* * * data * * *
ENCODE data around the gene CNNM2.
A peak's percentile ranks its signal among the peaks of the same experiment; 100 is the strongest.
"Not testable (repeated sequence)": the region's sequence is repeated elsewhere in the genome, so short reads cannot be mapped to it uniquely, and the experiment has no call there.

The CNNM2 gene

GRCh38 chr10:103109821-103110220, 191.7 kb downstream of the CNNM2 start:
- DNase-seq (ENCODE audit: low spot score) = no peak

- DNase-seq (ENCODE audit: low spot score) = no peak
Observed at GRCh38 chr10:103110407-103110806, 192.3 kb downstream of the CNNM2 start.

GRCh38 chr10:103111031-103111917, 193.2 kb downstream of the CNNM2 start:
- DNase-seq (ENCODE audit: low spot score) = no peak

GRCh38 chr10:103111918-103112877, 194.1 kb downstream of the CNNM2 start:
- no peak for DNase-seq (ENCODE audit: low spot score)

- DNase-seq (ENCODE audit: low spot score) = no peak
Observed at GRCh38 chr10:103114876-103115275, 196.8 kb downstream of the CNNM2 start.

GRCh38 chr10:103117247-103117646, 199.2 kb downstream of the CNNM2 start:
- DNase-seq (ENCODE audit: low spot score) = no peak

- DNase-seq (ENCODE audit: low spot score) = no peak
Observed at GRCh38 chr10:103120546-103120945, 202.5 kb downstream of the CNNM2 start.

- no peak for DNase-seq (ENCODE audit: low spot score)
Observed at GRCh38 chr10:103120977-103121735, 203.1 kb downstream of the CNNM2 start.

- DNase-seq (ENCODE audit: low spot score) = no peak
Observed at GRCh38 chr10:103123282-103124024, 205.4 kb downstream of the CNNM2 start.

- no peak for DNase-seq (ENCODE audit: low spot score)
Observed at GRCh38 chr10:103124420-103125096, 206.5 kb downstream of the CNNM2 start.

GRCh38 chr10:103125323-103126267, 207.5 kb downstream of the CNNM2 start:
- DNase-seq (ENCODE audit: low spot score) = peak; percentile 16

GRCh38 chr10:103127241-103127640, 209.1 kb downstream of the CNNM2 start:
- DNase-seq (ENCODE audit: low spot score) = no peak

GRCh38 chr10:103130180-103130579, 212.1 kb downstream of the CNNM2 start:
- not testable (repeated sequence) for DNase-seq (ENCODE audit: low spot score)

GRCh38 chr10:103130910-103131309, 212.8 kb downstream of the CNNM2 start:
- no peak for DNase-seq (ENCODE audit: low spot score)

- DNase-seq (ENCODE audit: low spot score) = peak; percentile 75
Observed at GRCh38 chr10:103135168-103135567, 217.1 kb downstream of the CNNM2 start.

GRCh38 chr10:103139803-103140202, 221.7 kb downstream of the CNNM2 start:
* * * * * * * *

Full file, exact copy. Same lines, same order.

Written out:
ENCODE data around the gene CNNM2.
A peak's percentile ranks its signal among the peaks of the same experiment; 100 is the strongest.
"Not testable (repeated sequence)": the region's sequence is repeated elsewhere in the genome, so short reads cannot be mapped to it uniquely, and the experiment has no call there.

The CNNM2 gene

GRCh38 chr10:103109821-103110220, 191.7 kb downstream of the CNNM2 start:
- DNase-seq (ENCODE audit: low spot score) = no peak

- DNase-seq (ENCODE audit: low spot score) = no peak
Observed at GRCh38 chr10:103110407-103110806, 192.3 kb downstream of the CNNM2 start.

GRCh38 chr10:103111031-103111917, 193.2 kb downstream of the CNNM2 start:
- DNase-seq (ENCODE audit: low spot score) = no peak

GRCh38 chr10:103111918-103112877, 194.1 kb downstream of the CNNM2 start:
- no peak for DNase-seq (ENCODE audit: low spot score)

- DNase-seq (ENCODE audit: low spot score) = no peak
Observed at GRCh38 chr10:103114876-103115275, 196.8 kb downstream of the CNNM2 start.

GRCh38 chr10:103117247-103117646, 199.2 kb downstream of the CNNM2 start:
- DNase-seq (ENCODE audit: low spot score) = no peak

- DNase-seq (ENCODE audit: low spot score) = no peak
Observed at GRCh38 chr10:103120546-103120945, 202.5 kb downstream of the CNNM2 start.

- no peak for DNase-seq (ENCODE audit: low spot score)
Observed at GRCh38 chr10:103120977-103121735, 203.1 kb downstream of the CNNM2 start.

- DNase-seq (ENCODE audit: low spot score) = no peak
Observed at GRCh38 chr10:103123282-103124024, 205.4 kb downstream of the CNNM2 start.

- no peak for DNase-seq (ENCODE audit: low spot score)
Observed at GRCh38 chr10:103124420-103125096, 206.5 kb downstream of the CNNM2 start.

GRCh38 chr10:103125323-103126267, 207.5 kb downstream of the CNNM2 start:
- DNase-seq (ENCODE audit: low spot score) = peak; percentile 16

GRCh38 chr10:103127241-103127640, 209.1 kb downstream of the CNNM2 start:
- DNase-seq (ENCODE audit: low spot score) = no peak

GRCh38 chr10:103130180-103130579, 212.1 kb downstream of the CNNM2 start:
- not testable (repeated sequence) for DNase-seq (ENCODE audit: low spot score)

GRCh38 chr10:103130910-103131309, 212.8 kb downstream of the CNNM2 start:
- no peak for DNase-seq (ENCODE audit: low spot score)

- DNase-seq (ENCODE audit: low spot score) = peak; percentile 75
Observed at GRCh38 chr10:103135168-103135567, 217.1 kb downstream of the CNNM2 start.

GRCh38 chr10:103139803-103140202, 221.7 kb downstream of the CNNM2 start: